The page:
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Old Thursday, August 02, 2007
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Default China And The New World Order

CHINA AND THE NEW WORLD ORDER



China is very often considered to be the next superpower, which would eventually replace the United States at its position of a global leader. Definitely China has the potential to achieve it, however many experts differ in their predictions when it could happen. Some pundits are even not sure if it ever takes place as for now all projections have speculative character to a great extent. Nevertheless China’s actions and endeavors to enter a group of world’s most influential countries generate close attention.



ECONOMIC ASPECTS



In 2006, according to the World Bank, China became the 4th largest economy in the world and surpassed Great Britain by 0.004% in national production. CIA estimates that Chinese gross domestic product (GDP) measured in purchasing power parity (PPP) equaled approximately $10 trillion in 2006 (GDP measured in PPP places China at a 2nd place just after the U.S.).[1] China’s economy is currently growing at a yearly rate exceeding 10%. Chinese economic Five Year Program (2006-2010), which was launched in March last year, ambitiously assumes that China will reduce its energy consumption by 20% per unit of GDP and by 2010 will double its GDP of 2000. China also wants her GDP to reach $4 trillion by 2020 (measured in official exchange rate). And although China still remains a poor country, what is well evidenced by its index of GDP per capita (only $7,600 in 2006), surpassing the economy of the U.S., which is presently inhabited by 300 million people as compared to roughly 1,3 billion Chinese in China, should be only a matter of time.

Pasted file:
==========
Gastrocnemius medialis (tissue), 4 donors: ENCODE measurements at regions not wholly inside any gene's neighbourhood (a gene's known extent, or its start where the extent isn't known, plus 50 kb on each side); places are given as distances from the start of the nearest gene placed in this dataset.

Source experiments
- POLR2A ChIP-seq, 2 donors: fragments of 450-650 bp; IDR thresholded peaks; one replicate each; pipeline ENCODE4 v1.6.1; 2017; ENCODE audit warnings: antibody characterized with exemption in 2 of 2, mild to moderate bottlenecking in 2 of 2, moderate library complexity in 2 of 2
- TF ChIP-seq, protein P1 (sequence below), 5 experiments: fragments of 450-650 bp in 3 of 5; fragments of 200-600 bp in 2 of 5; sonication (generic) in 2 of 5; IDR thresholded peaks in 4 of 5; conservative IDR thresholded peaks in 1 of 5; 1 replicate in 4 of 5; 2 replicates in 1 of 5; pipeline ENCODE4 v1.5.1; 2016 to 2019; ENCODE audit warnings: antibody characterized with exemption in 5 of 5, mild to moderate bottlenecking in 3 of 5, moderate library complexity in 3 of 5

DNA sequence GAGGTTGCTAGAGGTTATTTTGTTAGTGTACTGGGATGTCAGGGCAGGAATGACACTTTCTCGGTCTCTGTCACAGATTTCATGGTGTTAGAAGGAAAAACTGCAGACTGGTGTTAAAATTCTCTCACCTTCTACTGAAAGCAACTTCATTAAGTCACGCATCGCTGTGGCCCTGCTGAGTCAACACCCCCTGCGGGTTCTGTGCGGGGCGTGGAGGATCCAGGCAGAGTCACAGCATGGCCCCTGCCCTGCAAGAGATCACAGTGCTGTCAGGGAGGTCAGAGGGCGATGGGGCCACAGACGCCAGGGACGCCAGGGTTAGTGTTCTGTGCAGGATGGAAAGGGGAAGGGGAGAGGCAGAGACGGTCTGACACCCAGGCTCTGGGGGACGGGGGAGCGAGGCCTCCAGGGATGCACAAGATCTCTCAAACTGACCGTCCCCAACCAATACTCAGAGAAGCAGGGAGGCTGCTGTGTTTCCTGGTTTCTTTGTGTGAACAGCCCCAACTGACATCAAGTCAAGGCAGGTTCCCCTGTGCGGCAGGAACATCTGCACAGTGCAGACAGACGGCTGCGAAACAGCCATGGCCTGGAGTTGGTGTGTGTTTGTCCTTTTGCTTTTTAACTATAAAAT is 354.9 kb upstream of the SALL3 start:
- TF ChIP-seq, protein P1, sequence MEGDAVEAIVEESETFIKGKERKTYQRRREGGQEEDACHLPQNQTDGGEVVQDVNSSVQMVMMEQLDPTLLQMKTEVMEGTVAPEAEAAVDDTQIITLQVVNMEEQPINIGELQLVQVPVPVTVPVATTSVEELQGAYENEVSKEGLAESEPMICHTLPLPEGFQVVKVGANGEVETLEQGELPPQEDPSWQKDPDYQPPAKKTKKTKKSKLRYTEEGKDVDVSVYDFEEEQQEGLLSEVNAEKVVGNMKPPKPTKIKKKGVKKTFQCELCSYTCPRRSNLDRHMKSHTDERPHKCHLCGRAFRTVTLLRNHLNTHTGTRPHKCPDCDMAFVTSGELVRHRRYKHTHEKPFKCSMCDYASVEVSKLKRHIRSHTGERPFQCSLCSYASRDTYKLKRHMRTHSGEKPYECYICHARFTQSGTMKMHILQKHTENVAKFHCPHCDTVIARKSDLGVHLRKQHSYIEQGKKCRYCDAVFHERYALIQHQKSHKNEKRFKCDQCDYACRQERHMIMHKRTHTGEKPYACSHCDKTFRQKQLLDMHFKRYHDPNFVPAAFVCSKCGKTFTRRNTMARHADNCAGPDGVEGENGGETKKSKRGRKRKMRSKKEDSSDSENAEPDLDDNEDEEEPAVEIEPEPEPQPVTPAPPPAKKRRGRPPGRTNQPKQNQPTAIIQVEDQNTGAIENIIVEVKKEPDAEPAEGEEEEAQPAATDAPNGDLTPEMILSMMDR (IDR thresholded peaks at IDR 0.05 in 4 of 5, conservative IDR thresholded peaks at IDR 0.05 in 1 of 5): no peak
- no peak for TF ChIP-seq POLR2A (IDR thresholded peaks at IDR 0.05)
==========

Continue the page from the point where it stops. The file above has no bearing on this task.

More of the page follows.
However, becoming the world’s largest single economy will not instantly mean that China would become as powerful and influential as the United States. Presently the European Union, comprised of 27 European countries, has a bigger GDP measured in official exchange rate than the United States. Nevertheless, Europe doesn’t match the U.S. neither in her military potential nor in political importance and influence. One may assume that China will find itself in a similar situation. Merely surpassing the U.S. economy in absolute numbers will not mean that China would replace America at her position of the most powerful country in the world. Those who presently predict that the rise of China will cause abdication of the U.S. may be wrong.